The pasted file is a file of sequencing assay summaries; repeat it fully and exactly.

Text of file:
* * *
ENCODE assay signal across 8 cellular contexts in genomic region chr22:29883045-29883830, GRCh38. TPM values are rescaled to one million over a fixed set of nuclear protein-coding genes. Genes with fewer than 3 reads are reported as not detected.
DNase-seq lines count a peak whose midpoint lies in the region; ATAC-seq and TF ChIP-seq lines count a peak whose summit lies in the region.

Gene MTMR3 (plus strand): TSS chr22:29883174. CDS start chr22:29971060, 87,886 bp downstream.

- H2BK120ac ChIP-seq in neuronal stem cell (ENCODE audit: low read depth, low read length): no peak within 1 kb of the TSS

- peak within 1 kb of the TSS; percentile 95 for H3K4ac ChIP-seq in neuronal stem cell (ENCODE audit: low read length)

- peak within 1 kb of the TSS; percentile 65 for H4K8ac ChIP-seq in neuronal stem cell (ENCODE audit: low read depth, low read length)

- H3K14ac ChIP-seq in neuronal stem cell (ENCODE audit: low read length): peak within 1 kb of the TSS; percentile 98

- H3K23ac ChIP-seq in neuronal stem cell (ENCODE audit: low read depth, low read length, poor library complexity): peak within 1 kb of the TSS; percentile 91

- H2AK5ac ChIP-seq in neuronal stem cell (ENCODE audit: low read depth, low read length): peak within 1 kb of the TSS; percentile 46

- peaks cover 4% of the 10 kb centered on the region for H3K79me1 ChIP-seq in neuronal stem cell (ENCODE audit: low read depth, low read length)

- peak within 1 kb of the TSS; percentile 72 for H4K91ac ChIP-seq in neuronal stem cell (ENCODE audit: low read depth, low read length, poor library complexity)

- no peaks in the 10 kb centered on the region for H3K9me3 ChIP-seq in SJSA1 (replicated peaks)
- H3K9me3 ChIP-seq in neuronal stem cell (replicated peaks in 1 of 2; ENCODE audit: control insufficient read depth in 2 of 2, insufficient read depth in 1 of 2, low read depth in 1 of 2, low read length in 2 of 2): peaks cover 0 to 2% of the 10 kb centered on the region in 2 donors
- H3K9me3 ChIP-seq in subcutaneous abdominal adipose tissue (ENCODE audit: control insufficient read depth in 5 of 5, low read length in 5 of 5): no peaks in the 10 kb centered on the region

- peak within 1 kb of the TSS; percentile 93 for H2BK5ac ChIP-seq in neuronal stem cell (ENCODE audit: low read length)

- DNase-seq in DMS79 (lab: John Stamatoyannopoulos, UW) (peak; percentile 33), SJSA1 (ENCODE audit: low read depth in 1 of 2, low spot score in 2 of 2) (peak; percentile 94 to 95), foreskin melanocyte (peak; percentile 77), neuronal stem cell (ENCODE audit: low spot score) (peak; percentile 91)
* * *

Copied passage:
ENCODE assay signal across 8 cellular contexts in genomic region chr22:29883045-29883830, GRCh38. TPM values are rescaled to one million over a fixed set of nuclear protein-coding genes. Genes with fewer than 3 reads are reported as not detected.
DNase-seq lines count a peak whose midpoint lies in the region; ATAC-seq and TF ChIP-seq lines count a peak whose summit lies in the region.

Gene MTMR3 (plus strand): TSS chr22:29883174. CDS start chr22:29971060, 87,886 bp downstream.

- H2BK120ac ChIP-seq in neuronal stem cell (ENCODE audit: low read depth, low read length): no peak within 1 kb of the TSS

- peak within 1 kb of the TSS; percentile 95 for H3K4ac ChIP-seq in neuronal stem cell (ENCODE audit: low read length)

- peak within 1 kb of the TSS; percentile 65 for H4K8ac ChIP-seq in neuronal stem cell (ENCODE audit: low read depth, low read length)

- H3K14ac ChIP-seq in neuronal stem cell (ENCODE audit: low read length): peak within 1 kb of the TSS; percentile 98

- H3K23ac ChIP-seq in neuronal stem cell (ENCODE audit: low read depth, low read length, poor library complexity): peak within 1 kb of the TSS; percentile 91

- H2AK5ac ChIP-seq in neuronal stem cell (ENCODE audit: low read depth, low read length): peak within 1 kb of the TSS; percentile 46

- peaks cover 4% of the 10 kb centered on the region for H3K79me1 ChIP-seq in neuronal stem cell (ENCODE audit: low read depth, low read length)

- peak within 1 kb of the TSS; percentile 72 for H4K91ac ChIP-seq in neuronal stem cell (ENCODE audit: low read depth, low read length, poor library complexity)

- no peaks in the 10 kb centered on the region for H3K9me3 ChIP-seq in SJSA1 (replicated peaks)
- H3K9me3 ChIP-seq in neuronal stem cell (replicated peaks in 1 of 2; ENCODE audit: control insufficient read depth in 2 of 2, insufficient read depth in 1 of 2, low read depth in 1 of 2, low read length in 2 of 2): peaks cover 0 to 2% of the 10 kb centered on the region in 2 donors
- H3K9me3 ChIP-seq in subcutaneous abdominal adipose tissue (ENCODE audit: control insufficient read depth in 5 of 5, low read length in 5 of 5): no peaks in the 10 kb centered on the region

- peak within 1 kb of the TSS; percentile 93 for H2BK5ac ChIP-seq in neuronal stem cell (ENCODE audit: low read length)

- DNase-seq in DMS79 (lab: John Stamatoyannopoulos, UW) (peak; percentile 33), SJSA1 (ENCODE audit: low read depth in 1 of 2, low spot score in 2 of 2) (peak; percentile 94 to 95), foreskin melanocyte (peak; percentile 77), neuronal stem cell (ENCODE audit: low spot score) (peak; percentile 91)